Maternal Education Is Associated with Disparities in Breastfeeding at Time of Discharge but Not at Initiation of Enteral Feeding in the Neonatal Intensive Care Unit

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Abstract

Objective

To investigate the relationship between maternal education and breastfeeding in very preterm infants admitted to neonatal intensive care units.

Study design

This prospective, population-based cohort study analyzed the data of all very preterm infants admitted to neonatal care during 1 year in 3 regions in Italy (Lazio, Emilia-Romagna, and Marche). The use of mothers' own milk was recorded at initial enteral feedings and at hospital discharge. We used multilevel logistic analysis to model the association between maternal education and breastfeeding outcomes, adjusting for maternal age and country of birth. Region was included as random effect.

Results

There were 1047 very preterm infants who received enteral feeding, and 975 were discharged alive. At discharge, the use of mother's own milk, exclusively or not, and feeding directly at the breast were significantly more likely for mothers with an upper secondary education or higher. We found no relationship between maternal education and type of milk at initial enteral feedings. However, the exclusive early use of the mother's own milk at initial feedings was related significantly with receiving any maternal milk and feeding directly at the breast at discharge from hospital, and the association with feeding at the breast was stronger for the least educated mothers.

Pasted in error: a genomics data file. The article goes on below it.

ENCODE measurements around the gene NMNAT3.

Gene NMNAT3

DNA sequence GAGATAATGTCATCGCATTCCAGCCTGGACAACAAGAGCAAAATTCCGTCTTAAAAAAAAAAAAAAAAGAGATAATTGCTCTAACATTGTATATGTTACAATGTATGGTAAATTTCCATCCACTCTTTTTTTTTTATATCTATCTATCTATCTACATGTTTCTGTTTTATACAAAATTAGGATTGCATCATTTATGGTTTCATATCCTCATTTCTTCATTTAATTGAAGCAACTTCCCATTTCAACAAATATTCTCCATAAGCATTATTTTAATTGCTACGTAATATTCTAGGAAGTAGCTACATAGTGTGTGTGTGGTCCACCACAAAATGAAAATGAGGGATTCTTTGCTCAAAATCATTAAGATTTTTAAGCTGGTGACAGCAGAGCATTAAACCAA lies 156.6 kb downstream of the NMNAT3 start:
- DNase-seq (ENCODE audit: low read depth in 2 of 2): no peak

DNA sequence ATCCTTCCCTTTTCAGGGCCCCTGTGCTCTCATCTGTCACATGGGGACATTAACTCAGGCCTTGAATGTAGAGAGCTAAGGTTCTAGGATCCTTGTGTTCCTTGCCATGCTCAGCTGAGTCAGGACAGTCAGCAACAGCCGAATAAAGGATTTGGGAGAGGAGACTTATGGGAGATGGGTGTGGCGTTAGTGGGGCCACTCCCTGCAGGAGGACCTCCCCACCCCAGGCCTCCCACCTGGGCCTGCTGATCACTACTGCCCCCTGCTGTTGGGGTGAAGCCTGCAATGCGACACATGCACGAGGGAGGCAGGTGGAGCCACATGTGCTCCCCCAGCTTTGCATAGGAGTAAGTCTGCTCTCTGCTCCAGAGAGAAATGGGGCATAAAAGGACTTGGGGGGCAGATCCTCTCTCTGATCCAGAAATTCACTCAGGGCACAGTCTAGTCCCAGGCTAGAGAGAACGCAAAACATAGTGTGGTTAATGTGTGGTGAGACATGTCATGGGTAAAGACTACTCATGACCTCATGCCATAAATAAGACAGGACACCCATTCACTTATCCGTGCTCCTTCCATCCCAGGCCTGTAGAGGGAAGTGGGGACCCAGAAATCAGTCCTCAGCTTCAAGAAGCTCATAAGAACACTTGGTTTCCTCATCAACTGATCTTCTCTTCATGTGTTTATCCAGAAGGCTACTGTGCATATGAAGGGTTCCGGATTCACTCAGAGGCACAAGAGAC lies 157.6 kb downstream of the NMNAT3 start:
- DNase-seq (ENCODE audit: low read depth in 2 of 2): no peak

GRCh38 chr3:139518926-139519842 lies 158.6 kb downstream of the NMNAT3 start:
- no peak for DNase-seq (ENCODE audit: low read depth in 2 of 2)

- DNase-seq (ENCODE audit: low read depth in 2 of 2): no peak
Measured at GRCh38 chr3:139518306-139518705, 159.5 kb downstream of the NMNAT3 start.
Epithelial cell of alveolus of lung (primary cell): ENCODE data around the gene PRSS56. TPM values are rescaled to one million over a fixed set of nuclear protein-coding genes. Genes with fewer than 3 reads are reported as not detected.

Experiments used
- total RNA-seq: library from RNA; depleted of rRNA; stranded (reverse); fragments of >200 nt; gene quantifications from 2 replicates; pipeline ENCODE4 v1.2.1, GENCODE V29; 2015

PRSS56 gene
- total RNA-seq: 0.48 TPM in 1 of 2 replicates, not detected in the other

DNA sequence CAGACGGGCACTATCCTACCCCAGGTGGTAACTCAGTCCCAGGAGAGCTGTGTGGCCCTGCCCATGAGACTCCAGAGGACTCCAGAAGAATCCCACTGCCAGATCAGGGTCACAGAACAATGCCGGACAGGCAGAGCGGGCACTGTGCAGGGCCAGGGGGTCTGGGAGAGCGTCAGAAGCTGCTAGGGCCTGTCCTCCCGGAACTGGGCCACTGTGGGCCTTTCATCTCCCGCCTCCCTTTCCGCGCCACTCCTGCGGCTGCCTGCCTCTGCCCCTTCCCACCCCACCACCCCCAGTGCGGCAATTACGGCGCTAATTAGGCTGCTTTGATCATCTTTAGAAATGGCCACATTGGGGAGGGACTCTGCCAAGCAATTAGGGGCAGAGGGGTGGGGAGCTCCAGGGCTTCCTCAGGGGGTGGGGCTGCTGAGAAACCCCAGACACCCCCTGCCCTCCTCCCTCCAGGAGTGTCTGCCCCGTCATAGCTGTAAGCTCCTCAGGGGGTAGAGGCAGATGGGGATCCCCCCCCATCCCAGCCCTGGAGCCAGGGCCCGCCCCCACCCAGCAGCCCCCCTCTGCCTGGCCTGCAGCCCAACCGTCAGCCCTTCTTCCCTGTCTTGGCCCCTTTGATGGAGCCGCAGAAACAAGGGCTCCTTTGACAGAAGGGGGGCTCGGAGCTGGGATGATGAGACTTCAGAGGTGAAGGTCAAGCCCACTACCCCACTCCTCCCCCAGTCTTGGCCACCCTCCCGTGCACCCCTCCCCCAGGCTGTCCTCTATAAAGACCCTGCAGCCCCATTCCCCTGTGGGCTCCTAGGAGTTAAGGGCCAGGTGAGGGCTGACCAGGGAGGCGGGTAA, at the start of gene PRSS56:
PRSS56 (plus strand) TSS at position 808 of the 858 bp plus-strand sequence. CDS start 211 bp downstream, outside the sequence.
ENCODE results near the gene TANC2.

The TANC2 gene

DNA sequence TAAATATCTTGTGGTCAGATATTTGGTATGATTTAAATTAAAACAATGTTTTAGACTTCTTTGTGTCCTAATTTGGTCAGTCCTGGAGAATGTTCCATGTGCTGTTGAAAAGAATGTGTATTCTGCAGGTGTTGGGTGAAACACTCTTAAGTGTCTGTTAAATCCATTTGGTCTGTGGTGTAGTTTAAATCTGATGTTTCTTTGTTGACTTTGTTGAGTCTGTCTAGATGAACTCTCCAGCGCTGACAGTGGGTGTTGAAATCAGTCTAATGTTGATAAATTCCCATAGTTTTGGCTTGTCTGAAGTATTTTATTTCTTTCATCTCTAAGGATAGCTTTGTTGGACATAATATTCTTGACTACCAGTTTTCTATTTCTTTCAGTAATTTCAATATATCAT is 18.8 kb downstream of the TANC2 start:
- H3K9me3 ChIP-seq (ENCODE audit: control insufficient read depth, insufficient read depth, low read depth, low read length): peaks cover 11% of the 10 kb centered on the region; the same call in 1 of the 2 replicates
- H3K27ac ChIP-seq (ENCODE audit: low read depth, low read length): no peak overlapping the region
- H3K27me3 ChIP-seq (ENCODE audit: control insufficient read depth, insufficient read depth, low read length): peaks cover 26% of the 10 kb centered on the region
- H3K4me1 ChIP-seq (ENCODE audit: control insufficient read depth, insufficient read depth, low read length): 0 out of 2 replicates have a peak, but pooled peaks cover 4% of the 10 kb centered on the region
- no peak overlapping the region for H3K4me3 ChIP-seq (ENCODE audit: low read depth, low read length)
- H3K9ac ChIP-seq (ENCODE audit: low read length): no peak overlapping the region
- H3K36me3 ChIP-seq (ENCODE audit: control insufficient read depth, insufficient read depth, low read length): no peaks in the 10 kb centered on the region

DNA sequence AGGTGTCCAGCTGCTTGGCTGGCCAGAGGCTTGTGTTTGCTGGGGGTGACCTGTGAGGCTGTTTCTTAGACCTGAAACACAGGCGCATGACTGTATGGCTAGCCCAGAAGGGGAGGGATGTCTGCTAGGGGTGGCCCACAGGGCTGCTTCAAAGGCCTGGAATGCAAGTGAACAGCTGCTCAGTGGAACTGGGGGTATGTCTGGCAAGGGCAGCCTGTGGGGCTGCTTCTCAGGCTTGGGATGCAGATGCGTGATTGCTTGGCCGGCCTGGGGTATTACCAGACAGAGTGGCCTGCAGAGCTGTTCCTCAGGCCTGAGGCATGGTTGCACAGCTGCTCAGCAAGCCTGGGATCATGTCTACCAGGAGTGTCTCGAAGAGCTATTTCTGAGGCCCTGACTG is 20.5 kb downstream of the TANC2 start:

Conclusion

In this population-based cohort of very preterm infants, we found a significant and positive association between maternal education and the likelihood of receiving their mother's own milk at the time of discharge. In light of the proven benefits of maternal milk, strategies to support breastfeeding should be targeted to mothers with less education.

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